Eventually you will power up your shot with the help of the Teensies, four little guys who guide Rayman along his journey. Your mission in the beginning of the game is to find your good pal Globox, and free Ly from a force of energy surrounding her. But Rayman will then focus on defeating Razorbeard. As Rayman you will be able to jump, shoot, solve puzzles, save the 1000 lums, defeat enemies, swim, and even climb walls. Rayman is indeed a very skilled character, yes he is, and his adventure consists of nearly 30 hours of gameplay, if not more. Gamers who loved Mario 64 when it was released, owe it to themselves to pick up Rayman 2: Revolution, this baby is it! You won't find a better platform/adventure game for a very long time.
Let's put it this way, if UbiSoft ever decides to make a Rayman animated movie, they better use the same voices as used in the game. Rayman 2 has some of the best voice acting in an adventure game, not since Ape Escape can I remember when I heard voice acting of this caliber. Rayman and all of his companions sound exactly like they should, the voices are perfectly fit, and reaction times feature absolutely no hesitation, no wonder the game uses a DVD-Rom. To this day, I still can not get over Mario 64's addictive tunes, and Rayman 2 has cast the same spell on me. The game's audio is brilliant, the tunes are well done and believe me when I tell you, they won't be forgotten any time soon. The soundtrack and voice acting each act together flawlessly, this is about as it good as it gets for an adventure game.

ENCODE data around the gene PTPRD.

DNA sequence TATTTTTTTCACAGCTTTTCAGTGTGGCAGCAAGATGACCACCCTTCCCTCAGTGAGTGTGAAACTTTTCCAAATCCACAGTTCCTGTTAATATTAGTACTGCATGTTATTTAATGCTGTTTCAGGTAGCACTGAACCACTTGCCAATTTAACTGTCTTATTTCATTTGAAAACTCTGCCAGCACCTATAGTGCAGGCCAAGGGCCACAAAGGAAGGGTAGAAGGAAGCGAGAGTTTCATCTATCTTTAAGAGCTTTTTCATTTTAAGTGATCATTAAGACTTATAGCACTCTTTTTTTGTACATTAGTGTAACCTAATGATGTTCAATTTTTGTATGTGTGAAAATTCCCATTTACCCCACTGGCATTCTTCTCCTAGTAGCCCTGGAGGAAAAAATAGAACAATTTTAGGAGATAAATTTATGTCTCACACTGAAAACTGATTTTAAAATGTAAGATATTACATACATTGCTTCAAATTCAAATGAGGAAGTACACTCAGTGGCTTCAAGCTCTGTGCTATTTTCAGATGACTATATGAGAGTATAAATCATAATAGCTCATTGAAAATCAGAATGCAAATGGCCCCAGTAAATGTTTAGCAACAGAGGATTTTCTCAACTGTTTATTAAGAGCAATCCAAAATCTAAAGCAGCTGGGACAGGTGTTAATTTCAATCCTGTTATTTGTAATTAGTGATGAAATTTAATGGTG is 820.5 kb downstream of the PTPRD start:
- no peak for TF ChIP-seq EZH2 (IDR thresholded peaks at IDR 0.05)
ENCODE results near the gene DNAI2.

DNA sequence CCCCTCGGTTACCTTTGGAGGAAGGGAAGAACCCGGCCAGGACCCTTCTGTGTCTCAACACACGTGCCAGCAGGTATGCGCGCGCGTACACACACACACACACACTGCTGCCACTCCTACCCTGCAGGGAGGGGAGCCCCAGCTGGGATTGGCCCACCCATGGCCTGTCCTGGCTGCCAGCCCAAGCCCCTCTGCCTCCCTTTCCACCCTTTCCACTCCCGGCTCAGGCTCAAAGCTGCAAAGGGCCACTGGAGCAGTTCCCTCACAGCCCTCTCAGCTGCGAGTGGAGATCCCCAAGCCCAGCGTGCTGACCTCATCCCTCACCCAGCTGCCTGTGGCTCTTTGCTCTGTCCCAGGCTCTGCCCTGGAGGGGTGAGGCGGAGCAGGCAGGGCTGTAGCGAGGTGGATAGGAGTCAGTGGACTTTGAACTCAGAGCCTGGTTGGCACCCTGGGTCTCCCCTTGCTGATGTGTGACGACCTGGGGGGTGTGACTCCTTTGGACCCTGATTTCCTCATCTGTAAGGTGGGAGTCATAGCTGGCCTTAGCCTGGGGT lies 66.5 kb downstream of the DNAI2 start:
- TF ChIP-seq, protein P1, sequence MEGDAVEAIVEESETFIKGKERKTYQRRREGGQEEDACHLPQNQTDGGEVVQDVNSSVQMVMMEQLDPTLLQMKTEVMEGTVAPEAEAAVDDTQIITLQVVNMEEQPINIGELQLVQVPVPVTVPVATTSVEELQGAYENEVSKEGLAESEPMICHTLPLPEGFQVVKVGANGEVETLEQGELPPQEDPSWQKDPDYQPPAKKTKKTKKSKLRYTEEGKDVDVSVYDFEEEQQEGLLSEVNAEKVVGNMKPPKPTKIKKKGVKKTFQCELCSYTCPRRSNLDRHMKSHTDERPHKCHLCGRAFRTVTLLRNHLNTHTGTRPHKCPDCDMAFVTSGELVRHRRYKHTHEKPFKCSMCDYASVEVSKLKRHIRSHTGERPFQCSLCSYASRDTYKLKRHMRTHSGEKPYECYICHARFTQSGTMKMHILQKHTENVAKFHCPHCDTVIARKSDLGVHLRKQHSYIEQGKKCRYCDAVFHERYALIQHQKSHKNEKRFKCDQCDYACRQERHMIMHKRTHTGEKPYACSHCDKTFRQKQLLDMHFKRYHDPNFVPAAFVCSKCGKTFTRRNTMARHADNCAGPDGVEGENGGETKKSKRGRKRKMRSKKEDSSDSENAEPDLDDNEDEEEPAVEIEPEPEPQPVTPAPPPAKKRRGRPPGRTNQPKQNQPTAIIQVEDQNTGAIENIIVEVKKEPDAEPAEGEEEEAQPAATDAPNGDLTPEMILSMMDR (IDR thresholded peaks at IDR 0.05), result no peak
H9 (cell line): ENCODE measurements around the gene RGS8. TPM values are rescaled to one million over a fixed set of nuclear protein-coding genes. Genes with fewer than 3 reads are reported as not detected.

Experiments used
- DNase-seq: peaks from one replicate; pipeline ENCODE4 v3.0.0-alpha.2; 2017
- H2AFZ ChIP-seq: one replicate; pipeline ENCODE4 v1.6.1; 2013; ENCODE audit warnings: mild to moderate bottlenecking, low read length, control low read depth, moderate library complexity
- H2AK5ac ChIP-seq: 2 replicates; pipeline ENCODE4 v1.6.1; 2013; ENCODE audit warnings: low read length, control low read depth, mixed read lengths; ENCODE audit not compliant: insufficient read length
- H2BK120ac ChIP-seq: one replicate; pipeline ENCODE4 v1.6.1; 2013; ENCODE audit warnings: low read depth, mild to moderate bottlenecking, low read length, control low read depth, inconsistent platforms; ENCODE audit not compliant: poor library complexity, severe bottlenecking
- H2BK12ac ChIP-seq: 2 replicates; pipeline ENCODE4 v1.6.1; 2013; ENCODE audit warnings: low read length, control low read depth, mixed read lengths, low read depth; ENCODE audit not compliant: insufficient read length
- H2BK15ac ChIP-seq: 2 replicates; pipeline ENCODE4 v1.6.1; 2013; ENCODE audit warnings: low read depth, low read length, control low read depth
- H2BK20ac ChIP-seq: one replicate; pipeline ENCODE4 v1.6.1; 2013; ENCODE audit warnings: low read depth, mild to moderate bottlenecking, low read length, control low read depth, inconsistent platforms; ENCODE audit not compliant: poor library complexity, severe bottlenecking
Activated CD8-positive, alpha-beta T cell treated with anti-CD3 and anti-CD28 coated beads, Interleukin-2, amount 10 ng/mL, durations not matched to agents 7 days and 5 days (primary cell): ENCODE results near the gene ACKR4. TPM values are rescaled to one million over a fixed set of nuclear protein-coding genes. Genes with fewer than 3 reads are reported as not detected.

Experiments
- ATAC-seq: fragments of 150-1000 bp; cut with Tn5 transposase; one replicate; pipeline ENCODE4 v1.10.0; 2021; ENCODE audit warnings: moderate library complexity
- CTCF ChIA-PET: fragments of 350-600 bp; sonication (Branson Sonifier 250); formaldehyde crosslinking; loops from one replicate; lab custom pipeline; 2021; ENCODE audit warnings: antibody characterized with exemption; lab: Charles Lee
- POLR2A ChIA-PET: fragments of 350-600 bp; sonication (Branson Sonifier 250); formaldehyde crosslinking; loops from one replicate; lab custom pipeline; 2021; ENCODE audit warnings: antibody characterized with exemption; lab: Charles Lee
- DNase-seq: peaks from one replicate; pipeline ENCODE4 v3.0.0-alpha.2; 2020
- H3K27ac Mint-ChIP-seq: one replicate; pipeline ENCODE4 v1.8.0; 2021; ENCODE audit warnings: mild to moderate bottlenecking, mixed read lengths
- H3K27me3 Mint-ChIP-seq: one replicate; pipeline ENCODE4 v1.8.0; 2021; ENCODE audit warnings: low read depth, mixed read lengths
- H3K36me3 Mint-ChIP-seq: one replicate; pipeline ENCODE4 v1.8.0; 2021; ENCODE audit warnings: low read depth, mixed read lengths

The one thing that many adventure titles seem to greatly suffer from are terrible camera angles. We know Super Mario 64 had them, and we all should know that Sonic Adventure had them, but surprisingly enough Rayman 2 doesn't. Rayman 2 features the most consistent camera control in ages, you can rotate the camera yourself or with the touch of a button set it behind you automatically. Controlling in general is just as easy as it could get, the analog sticks work well, and the left one has very good sensitivity for movement. Rayman 2's control is top notch, it takes little to no time to get used to it, I just wish that the Dual Shock was used a bit more.
After completing the PSOne, PS2, and Dreamcast versions of Rayman 2, I can honestly say that along with Ape Escape, this is the greatest adventure game on any console to date. You won't find anything better on any console. Rayman 2: Revolution features incredibly lush, vivid and bright visuals that make this game come to life, the gameplay is challenging in many parts, and yet irresistible. And the voice acting feels like something straight out of a Disney flick. Make sure you go out and buy Rayman 2: Revolution, it deserves your attention, especially if you love adventure games.
4/8/2001 Arnold Katayev